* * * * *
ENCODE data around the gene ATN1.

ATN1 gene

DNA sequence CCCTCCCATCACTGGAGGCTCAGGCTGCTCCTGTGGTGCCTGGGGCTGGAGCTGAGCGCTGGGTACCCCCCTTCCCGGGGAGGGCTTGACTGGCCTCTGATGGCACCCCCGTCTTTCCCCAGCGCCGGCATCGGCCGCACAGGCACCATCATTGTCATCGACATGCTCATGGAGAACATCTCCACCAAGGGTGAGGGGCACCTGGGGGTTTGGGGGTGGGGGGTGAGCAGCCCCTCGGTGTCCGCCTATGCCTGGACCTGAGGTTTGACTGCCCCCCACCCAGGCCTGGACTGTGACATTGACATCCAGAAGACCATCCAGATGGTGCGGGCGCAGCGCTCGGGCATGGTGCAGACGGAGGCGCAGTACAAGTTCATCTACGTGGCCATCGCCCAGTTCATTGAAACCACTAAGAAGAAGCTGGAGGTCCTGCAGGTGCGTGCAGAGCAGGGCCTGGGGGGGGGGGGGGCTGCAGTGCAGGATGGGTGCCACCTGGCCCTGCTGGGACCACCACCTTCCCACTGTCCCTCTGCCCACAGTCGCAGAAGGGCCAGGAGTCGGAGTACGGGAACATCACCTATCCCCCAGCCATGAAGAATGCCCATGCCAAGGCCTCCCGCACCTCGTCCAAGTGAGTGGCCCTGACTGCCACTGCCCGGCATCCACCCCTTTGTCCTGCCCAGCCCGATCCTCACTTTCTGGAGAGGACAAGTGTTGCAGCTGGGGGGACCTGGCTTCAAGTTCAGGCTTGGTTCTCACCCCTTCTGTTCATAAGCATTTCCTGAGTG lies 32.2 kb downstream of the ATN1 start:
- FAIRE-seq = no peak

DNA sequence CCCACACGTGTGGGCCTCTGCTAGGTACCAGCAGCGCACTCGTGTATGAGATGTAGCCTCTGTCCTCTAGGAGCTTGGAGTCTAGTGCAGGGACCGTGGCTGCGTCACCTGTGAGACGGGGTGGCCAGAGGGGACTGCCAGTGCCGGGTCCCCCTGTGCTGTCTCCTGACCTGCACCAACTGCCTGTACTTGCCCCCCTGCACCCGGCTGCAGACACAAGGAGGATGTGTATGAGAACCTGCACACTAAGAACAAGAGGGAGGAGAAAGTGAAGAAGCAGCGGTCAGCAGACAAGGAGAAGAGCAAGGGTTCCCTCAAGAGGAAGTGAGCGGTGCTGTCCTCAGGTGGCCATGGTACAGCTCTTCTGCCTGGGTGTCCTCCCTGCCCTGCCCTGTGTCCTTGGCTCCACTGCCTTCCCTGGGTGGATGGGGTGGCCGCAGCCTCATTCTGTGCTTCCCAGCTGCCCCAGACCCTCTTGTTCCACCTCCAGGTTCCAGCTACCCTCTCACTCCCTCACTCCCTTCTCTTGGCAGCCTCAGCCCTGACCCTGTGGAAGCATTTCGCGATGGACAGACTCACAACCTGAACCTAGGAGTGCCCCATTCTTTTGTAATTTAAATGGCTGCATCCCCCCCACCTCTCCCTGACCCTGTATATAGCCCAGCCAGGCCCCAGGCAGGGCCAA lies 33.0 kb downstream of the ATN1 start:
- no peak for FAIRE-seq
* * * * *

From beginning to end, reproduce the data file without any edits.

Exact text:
ENCODE data around the gene ATN1.

ATN1 gene

DNA sequence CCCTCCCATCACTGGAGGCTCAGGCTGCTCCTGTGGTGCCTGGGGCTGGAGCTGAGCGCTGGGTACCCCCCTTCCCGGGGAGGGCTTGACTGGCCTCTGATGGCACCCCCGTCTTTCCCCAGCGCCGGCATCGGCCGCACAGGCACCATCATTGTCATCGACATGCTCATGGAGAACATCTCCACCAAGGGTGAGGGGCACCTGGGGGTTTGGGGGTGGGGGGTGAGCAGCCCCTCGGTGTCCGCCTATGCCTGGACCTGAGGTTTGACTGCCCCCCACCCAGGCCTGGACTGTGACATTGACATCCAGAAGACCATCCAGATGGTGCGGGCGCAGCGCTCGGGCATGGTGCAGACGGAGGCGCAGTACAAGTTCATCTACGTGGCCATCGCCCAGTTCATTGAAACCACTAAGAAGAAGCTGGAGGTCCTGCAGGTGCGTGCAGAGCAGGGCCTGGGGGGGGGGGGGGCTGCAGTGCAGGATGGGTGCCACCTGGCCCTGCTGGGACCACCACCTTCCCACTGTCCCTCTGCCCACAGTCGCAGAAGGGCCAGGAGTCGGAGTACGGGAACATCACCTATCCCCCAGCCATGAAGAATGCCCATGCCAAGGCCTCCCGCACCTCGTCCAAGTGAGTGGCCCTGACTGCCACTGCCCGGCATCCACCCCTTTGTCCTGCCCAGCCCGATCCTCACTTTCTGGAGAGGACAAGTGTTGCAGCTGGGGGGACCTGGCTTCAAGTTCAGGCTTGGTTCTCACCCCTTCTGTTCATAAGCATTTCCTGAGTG lies 32.2 kb downstream of the ATN1 start:
- FAIRE-seq = no peak

DNA sequence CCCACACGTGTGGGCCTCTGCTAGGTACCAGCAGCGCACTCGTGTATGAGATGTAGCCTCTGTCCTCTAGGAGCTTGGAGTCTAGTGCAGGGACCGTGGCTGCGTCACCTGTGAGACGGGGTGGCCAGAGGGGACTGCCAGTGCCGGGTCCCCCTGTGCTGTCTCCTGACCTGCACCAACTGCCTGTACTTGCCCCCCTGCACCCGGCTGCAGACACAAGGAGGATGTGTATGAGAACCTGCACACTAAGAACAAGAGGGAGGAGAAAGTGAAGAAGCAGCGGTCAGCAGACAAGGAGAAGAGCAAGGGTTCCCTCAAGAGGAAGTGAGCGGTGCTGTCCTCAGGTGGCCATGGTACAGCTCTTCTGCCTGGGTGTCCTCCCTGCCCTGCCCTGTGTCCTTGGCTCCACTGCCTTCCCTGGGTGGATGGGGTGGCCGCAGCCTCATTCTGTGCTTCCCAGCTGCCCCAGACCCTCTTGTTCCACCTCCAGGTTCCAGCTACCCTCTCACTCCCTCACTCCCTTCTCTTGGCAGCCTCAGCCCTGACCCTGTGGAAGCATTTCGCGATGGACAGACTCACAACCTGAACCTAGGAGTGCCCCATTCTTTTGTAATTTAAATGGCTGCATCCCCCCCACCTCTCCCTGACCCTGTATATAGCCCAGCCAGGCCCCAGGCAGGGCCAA lies 33.0 kb downstream of the ATN1 start:
- no peak for FAIRE-seq